Why large-cap picks like HPCL and United Breweries are the good value buys right now
HPCL has one of the highest earnings and cash flow visibility with such low valuations and high dividend yields. It announced results on Friday after hours.
Stock of state-run oil marketing company Hindustan Petroleum Corp (HPCL) is trading at 6.5 times its FY16 earnings and 5.5 times its FY17 earnings. HPCL has one of the highest earnings and cash fl ow visibility with such low valuations and high dividend yields. It announced results on Friday after hours. Net profi t for December quarter was Rs 1,042 crore against expectation of Rs 558 crore and a loss of Rs 320 crore in the September quarter.
Tata Motors too has corrected very sharply. For the December quarter, the company reported a net profi t of Rs 3,508 crore, similar as last year’s but was much higher than analyst expectations. The stock is down 50 per cent in the last one year. Tata Motors’ stock is trading at seven times FY16 earnings, which is very attractive for a company that owns Land Rover, the most aspirational brand in the SUV segment.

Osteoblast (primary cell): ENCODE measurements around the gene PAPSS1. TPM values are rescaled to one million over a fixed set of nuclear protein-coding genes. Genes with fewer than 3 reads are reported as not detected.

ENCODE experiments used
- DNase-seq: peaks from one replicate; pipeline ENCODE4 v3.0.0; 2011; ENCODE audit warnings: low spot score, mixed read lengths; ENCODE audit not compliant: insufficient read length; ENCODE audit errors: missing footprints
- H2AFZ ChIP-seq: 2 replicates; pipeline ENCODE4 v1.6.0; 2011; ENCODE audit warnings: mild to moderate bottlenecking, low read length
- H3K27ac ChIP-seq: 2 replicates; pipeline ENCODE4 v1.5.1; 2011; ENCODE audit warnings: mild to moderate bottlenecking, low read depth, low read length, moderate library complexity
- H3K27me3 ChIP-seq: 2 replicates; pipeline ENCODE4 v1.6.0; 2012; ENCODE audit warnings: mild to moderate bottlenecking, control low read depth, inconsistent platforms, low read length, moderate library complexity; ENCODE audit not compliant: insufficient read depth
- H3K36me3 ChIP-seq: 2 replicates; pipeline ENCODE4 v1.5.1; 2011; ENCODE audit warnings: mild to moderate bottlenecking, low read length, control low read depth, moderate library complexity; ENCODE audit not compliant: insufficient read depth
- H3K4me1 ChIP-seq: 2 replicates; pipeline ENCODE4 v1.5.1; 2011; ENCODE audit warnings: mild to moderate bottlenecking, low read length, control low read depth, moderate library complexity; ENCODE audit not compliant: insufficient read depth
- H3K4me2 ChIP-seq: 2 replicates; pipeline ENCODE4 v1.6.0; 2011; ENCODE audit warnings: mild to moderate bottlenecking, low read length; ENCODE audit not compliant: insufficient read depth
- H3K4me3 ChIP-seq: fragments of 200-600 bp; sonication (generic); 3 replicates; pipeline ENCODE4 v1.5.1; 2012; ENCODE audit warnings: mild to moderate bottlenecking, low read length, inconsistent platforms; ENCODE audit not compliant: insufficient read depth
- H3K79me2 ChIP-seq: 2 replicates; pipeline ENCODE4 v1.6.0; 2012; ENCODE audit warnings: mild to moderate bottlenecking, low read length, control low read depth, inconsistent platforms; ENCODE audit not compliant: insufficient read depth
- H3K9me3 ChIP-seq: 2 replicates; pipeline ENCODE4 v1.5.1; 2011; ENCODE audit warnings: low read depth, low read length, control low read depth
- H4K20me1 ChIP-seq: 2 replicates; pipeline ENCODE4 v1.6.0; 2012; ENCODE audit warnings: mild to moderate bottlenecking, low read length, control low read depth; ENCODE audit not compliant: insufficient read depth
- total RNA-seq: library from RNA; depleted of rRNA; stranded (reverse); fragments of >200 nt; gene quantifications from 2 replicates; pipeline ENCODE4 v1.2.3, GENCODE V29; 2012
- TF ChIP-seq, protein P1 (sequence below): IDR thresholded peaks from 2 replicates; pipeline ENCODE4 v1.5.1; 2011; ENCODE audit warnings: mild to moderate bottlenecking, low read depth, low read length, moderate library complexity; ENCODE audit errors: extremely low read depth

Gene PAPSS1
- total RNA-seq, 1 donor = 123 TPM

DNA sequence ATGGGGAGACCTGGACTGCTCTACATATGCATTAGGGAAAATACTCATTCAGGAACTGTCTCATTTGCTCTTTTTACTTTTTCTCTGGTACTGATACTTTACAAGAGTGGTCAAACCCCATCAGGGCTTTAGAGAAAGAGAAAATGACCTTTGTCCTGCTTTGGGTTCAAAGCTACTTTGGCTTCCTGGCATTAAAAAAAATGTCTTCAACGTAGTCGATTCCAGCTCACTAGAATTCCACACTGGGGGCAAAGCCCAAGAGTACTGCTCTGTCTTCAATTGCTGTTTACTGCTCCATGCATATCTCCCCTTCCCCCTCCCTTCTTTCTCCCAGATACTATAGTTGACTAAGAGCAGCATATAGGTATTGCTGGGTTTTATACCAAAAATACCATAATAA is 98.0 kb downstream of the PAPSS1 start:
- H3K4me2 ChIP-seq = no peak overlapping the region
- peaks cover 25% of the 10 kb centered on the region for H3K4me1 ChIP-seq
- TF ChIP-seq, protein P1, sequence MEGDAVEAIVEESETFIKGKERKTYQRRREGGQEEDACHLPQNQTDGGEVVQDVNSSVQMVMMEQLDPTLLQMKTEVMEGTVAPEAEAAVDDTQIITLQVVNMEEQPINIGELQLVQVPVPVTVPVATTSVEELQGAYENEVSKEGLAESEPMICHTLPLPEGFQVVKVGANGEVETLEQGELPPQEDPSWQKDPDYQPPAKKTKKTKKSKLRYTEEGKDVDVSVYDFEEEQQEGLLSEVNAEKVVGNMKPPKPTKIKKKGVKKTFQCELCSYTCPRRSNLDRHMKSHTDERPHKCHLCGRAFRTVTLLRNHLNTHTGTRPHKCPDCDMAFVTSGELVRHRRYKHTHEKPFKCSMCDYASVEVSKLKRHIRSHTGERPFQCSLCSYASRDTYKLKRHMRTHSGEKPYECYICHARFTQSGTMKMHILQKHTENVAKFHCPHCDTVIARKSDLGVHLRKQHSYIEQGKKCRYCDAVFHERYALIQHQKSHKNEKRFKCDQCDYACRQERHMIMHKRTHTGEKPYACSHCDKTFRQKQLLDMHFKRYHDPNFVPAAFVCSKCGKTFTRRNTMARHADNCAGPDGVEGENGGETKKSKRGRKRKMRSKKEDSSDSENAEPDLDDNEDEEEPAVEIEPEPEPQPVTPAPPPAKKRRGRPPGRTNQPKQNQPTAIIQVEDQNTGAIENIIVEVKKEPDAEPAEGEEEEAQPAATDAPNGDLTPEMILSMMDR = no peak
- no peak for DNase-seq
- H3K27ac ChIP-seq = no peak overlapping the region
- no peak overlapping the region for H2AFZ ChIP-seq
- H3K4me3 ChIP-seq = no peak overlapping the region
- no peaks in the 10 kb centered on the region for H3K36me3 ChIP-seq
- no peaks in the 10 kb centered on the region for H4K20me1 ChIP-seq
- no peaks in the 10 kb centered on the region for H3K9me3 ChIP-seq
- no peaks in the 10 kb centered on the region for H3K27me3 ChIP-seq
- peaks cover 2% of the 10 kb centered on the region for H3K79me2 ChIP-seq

LIC Housing Finance
Company is expected to deliver earnings growth of 23 per cent for the next two years, higher than that of HDFC, and is expected to give higher dividend payout. But its stock still trades much cheaper. LIC Housing Finance’s stock has given 98 per cent return in the last two years, while HDFC’s stock has given 39 per cent return. It has corrected 15 per cent in the last one month, giving a buying opportunity. The stock is trading at 2.5 times FY16’s book value.
The country’s largest brewer that sells brands such as Kingfisher and Heineken and owns over 50 per cent share of the country’s beer market reported a 14 per cent sales growth, highest in the last nine quarters. Operating margins have improved by 400 bps on QoQ and year-on- year basis to 17.8 per cent. The stock is down 22 per cent from the price that Heineken paid to acquire 3.2 per cent share from United Spirits.
The state-run coal giant reported a 14 per cent earnings growth in the December quarter despite 6.3 per cent decline in average realisations and at a time of declining prices of imported coal, thanks to production growth in the last 18 months. The fi rm is also benefi tting from declining costs such as lower diesel prices. Further, Coal India is sitting on a huge cash pile, which is roughly 25 per cent of its market capitalisation